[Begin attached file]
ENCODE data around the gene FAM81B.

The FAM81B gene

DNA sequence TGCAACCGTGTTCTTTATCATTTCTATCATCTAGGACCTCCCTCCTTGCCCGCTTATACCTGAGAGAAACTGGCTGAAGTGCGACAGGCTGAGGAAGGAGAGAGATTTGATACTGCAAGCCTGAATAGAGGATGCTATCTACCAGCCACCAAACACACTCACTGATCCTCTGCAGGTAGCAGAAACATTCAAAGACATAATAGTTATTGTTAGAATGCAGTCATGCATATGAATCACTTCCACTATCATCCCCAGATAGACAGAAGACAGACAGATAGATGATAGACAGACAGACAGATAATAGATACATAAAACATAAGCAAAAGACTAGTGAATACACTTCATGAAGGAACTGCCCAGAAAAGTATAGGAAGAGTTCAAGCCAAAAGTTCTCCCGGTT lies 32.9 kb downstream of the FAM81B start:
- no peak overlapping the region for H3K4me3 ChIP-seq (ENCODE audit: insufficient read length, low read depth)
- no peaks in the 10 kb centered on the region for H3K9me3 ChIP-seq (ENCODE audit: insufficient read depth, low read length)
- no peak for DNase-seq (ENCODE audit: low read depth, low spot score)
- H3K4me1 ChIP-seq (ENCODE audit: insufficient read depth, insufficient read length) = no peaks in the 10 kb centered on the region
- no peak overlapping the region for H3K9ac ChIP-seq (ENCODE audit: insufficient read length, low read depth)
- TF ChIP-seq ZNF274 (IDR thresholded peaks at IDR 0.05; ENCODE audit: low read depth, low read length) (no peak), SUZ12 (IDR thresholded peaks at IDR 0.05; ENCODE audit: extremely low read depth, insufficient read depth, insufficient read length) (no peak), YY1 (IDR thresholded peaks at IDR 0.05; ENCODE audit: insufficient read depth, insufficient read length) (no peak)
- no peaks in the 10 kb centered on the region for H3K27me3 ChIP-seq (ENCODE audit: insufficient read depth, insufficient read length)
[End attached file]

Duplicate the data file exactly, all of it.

ENCODE data around the gene FAM81B.

The FAM81B gene

DNA sequence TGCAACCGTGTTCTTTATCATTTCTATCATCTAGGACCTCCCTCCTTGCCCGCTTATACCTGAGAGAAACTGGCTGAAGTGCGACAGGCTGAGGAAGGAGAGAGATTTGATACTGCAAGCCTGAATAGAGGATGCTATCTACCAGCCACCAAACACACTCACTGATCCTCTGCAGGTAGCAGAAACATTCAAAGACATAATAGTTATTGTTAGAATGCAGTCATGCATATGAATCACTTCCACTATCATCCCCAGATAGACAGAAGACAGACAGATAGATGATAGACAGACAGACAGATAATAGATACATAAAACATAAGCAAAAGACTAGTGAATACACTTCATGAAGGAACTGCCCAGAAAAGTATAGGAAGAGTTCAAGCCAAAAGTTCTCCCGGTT lies 32.9 kb downstream of the FAM81B start:
- no peak overlapping the region for H3K4me3 ChIP-seq (ENCODE audit: insufficient read length, low read depth)
- no peaks in the 10 kb centered on the region for H3K9me3 ChIP-seq (ENCODE audit: insufficient read depth, low read length)
- no peak for DNase-seq (ENCODE audit: low read depth, low spot score)
- H3K4me1 ChIP-seq (ENCODE audit: insufficient read depth, insufficient read length) = no peaks in the 10 kb centered on the region
- no peak overlapping the region for H3K9ac ChIP-seq (ENCODE audit: insufficient read length, low read depth)
- TF ChIP-seq ZNF274 (IDR thresholded peaks at IDR 0.05; ENCODE audit: low read depth, low read length) (no peak), SUZ12 (IDR thresholded peaks at IDR 0.05; ENCODE audit: extremely low read depth, insufficient read depth, insufficient read length) (no peak), YY1 (IDR thresholded peaks at IDR 0.05; ENCODE audit: insufficient read depth, insufficient read length) (no peak)
- no peaks in the 10 kb centered on the region for H3K27me3 ChIP-seq (ENCODE audit: insufficient read depth, insufficient read length)